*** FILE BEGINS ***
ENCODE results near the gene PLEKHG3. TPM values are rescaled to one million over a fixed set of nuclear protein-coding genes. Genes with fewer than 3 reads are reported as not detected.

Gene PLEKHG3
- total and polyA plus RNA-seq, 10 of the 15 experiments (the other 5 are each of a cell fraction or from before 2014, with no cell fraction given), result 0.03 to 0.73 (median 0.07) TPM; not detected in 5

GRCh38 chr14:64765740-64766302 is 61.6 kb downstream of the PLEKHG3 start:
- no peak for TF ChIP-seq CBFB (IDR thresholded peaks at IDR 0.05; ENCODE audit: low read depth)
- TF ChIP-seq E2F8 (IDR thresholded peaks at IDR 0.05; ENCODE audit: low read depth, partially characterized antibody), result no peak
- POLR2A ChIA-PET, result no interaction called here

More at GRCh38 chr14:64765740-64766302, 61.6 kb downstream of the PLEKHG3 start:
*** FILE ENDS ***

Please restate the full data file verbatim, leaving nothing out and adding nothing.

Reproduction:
ENCODE results near the gene PLEKHG3. TPM values are rescaled to one million over a fixed set of nuclear protein-coding genes. Genes with fewer than 3 reads are reported as not detected.

Gene PLEKHG3
- total and polyA plus RNA-seq, 10 of the 15 experiments (the other 5 are each of a cell fraction or from before 2014, with no cell fraction given), result 0.03 to 0.73 (median 0.07) TPM; not detected in 5

GRCh38 chr14:64765740-64766302 is 61.6 kb downstream of the PLEKHG3 start:
- no peak for TF ChIP-seq CBFB (IDR thresholded peaks at IDR 0.05; ENCODE audit: low read depth)
- TF ChIP-seq E2F8 (IDR thresholded peaks at IDR 0.05; ENCODE audit: low read depth, partially characterized antibody), result no peak
- POLR2A ChIA-PET, result no interaction called here

More at GRCh38 chr14:64765740-64766302, 61.6 kb downstream of the PLEKHG3 start: